Circus of the Unseen by Joanne Owen

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Hot Key Books, 2015. ISBN 9781471401145
(Age: 8-12) Recommended. If we haven't already guessed from the cover design, the moment we begin the prologue we are aware that something strange and fantastical will happen in this story. Owen does not disappoint. The main story of Rosie's descent into a macabre, carnivalesque world is interwoven with the retelling of the Russian folktale of Vasilisa and Baba Yaga.
Rosie's adventure begins with a seemingly ordinary visit to her Grandmother's cottage and it is ironically this ordinariness and that 'everything was as it should be' p7 that alerts the reader to potential for the extraordinary. Rosie's strong relationship with her grandmother is established and we are introduced to the mystery of her past life in Poland about which Rosie knows nothing. It is in her quest for answers that Rosie, like Alice, falls down the 'rabbit hole' into a strange and eerie place.
She initially finds herself on a Carousel festooned with wild creatures and even odder, a 3 faced lady. She is then transported to an old time circus with 'flaming torches, flickering lanterns, ropes and wires, giant seesaws, high boards and tanks of bubbling water.' p63. But it's the people she meets who become integral to Rosie's stay and ultimately her decision about her own future.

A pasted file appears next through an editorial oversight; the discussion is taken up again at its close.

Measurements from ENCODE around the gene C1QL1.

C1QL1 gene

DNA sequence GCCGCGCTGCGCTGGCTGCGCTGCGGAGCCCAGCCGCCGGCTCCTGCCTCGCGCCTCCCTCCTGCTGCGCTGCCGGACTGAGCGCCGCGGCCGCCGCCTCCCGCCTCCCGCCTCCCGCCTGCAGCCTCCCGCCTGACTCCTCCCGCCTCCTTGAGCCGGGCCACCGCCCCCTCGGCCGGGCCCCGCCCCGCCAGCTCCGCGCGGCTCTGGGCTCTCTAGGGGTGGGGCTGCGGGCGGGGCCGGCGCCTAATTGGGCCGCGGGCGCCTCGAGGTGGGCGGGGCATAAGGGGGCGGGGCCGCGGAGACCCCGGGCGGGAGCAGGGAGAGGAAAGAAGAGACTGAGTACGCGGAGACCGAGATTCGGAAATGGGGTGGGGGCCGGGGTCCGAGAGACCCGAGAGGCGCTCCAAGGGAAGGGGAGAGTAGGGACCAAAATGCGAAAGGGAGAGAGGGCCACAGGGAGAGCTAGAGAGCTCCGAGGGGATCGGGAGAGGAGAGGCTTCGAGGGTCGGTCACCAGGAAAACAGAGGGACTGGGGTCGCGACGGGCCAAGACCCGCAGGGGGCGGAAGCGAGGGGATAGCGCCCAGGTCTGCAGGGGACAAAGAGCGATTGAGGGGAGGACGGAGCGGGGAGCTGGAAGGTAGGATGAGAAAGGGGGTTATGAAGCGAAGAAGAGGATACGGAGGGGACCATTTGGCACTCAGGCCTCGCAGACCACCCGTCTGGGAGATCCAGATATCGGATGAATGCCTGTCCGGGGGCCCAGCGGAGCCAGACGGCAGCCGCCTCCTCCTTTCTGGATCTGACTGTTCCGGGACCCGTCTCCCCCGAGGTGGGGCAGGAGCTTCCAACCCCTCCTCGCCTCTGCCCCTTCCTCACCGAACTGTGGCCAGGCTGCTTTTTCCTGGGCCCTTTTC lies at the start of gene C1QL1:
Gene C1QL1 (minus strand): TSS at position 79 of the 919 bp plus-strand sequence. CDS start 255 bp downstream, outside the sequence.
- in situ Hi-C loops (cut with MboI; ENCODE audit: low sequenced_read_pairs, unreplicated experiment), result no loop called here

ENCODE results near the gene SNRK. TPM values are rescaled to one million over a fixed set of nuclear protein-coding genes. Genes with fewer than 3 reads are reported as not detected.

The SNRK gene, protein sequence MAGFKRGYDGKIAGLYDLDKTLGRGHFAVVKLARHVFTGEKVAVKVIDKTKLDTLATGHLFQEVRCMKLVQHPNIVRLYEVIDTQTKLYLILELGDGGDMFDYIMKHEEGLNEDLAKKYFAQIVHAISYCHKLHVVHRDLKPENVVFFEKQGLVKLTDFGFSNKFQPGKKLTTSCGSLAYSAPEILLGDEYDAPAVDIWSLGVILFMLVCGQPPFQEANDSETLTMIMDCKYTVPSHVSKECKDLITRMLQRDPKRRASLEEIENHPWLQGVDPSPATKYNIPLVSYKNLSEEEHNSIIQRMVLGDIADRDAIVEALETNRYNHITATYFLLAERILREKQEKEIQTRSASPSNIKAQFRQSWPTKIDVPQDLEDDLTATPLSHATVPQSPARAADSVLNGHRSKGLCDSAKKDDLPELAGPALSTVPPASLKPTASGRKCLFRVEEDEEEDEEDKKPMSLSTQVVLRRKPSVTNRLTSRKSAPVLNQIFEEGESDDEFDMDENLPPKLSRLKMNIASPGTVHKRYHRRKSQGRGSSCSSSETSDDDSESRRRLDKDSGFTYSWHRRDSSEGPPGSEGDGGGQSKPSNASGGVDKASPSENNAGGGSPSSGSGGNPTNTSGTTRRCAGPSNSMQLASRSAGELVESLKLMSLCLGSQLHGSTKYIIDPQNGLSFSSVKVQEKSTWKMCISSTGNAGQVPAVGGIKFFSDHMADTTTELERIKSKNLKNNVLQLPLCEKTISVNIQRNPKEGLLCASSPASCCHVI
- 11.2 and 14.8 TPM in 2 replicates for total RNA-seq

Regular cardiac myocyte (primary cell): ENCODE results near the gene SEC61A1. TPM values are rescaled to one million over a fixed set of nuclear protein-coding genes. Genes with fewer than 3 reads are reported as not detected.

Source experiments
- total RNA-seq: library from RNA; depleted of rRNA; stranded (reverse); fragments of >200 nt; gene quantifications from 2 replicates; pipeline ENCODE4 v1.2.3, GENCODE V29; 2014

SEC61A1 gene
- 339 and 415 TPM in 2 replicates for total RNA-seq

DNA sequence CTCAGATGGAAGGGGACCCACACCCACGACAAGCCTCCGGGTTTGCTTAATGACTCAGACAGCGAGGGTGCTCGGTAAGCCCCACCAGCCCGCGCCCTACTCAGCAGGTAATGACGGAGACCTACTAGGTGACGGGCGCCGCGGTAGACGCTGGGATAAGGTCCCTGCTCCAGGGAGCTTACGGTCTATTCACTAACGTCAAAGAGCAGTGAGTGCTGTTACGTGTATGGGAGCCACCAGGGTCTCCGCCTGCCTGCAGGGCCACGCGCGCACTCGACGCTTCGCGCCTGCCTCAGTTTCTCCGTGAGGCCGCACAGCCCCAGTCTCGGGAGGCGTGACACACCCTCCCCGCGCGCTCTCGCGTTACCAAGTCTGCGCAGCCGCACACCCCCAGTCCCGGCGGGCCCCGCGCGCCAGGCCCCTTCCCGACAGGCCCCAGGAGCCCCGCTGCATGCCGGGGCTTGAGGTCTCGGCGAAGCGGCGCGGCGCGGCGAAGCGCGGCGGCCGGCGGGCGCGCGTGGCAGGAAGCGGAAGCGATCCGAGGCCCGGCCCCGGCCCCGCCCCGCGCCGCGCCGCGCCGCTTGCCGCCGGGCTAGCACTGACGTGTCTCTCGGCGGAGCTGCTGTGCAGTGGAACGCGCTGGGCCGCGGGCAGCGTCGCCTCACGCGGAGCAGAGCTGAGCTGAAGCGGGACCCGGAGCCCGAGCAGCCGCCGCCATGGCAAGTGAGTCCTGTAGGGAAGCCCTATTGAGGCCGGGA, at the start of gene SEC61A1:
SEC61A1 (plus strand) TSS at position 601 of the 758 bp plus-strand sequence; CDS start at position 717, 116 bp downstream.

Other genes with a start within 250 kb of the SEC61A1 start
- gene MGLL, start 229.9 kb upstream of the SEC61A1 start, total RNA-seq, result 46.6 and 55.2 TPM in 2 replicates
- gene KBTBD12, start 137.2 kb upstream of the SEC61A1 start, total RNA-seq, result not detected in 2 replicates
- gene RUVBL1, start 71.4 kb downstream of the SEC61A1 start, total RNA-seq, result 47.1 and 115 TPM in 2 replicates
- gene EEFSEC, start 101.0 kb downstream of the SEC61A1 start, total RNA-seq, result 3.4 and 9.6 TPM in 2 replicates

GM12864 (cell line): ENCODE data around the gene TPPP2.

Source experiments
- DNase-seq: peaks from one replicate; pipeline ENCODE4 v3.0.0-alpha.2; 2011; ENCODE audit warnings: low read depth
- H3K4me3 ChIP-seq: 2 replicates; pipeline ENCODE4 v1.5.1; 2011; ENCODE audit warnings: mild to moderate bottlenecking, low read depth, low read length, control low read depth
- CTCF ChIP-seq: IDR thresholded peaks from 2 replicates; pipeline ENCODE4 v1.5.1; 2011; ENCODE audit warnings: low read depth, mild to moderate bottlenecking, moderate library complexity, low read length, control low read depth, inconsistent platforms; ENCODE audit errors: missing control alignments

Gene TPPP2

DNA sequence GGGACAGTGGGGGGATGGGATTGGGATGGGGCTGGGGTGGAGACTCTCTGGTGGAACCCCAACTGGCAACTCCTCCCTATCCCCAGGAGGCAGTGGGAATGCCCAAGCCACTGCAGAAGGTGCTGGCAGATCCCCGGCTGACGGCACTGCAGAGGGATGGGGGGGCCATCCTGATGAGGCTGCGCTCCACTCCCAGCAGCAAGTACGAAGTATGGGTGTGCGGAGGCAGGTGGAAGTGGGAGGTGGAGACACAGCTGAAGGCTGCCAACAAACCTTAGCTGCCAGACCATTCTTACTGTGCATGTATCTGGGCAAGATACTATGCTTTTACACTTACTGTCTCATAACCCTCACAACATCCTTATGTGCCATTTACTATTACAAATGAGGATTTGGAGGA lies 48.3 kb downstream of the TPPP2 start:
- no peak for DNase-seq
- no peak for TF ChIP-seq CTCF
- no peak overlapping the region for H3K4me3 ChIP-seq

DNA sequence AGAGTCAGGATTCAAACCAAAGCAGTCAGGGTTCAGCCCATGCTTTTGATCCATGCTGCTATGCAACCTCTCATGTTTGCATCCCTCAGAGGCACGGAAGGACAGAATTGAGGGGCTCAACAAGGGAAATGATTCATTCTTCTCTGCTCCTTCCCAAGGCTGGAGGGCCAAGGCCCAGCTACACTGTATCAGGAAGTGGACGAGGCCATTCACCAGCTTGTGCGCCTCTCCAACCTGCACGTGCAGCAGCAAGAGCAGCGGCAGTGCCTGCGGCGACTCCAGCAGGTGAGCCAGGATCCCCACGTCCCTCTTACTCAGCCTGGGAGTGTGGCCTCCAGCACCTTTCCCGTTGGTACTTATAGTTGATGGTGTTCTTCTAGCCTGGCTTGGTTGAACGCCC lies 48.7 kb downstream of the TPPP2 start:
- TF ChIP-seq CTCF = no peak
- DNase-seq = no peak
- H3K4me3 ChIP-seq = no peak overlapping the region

There are Lola and Coco (the little girl grannies) Scarlet, Fabian, Accordienka and many others all of whom have extraordinary abilities in their chosen act. But it is Mother Matushka who holds all the power in this strange place: the power of night and day, the power to control the birds, the power to keep her 'children'. But does she have the power to keep Rosie?
From the beginning Rosie's, and the reader's, mind are abuzz with questions and it is the desire to find the answers that keep the pages tuning.
Owen makes many allusions to traditional fairy tales and effectively creates a world of swamps, craters, mist and strange horseman, but amongst it all is the touch of humanity that is the keystone of all good fairy tales.
Barb Rye